After a week of drama, Dodgers get back to the familiar and win their home opener

Starting pitcher Tyler Glasnow delivers during the Dodgers' 7-1 win over the St. Louis Cardinals.
Starting pitcher Tyler Glasnow delivers during the Dodgers’ 7-1 win over the St. Louis Cardinals at Dodger Stadium on Thursday.
(Wally Skalij / Los Angeles Times)

To Dave Roberts, Thursday afternoon felt nostalgically, longingly, thankfully familiar.

The afternoon start time. The red, white and blue bunting. Even the traffic clogging up Vin Scully Avenue on the first of his 80 commutes, at least, into Chavez Ravine this year.

“You feel the buzz,” said Roberts, entering his ninth year as Dodgers manager. “Nothing like opening day here at Dodger Stadium.”


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This year, especially.

After a historic $1.4-billion offseason spree, a winter of mounting fan base anticipation, a spring camp of tantalizing flashes from a star-studded lineup, and a confounding theft and gambling scandal surrounding Shohei Ohtani and his ex-interpreter, Ippei Mizuhara, Roberts and the Dodgers were more than ready to plunge into the regular season.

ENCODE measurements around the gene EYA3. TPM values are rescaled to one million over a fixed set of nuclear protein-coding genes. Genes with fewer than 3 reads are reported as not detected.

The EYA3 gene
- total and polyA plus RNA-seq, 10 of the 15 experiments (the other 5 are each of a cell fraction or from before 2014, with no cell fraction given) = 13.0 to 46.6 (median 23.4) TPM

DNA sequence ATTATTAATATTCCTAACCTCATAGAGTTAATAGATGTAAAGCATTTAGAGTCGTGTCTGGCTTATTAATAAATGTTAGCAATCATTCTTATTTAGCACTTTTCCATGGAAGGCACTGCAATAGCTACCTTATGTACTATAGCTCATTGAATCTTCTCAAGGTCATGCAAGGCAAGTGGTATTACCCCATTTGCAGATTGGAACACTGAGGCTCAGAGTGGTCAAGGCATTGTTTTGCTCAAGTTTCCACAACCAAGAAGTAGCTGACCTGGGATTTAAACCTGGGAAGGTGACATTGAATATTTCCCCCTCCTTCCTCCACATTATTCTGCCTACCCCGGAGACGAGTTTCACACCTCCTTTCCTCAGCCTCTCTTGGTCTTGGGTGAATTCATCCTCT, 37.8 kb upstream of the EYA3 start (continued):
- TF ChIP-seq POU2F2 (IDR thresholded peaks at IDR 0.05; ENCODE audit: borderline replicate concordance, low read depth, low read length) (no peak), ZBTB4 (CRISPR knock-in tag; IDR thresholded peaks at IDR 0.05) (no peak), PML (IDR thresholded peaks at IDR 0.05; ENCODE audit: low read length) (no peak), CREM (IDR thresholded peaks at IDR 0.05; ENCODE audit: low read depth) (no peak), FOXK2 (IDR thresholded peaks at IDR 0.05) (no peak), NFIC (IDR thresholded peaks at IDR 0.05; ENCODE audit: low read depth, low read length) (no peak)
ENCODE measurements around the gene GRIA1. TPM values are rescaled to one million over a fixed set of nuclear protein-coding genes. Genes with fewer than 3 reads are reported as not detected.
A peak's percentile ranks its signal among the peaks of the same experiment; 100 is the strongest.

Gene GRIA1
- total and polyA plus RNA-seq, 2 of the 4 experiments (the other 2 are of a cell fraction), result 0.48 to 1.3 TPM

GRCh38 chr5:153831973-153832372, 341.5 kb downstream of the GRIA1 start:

In a 7-1 win over the St. Louis Cardinals on Thursday, they did so with a resounding splash.

“Everyone’s excited. Everyone has World Series aspirations,” first baseman Freddie Freeman said. “But once the game starts, it kind of all goes away. You just got to go out there and get the win.”

This rout was keyed by the Dodgers’ two biggest offseason acquisitions.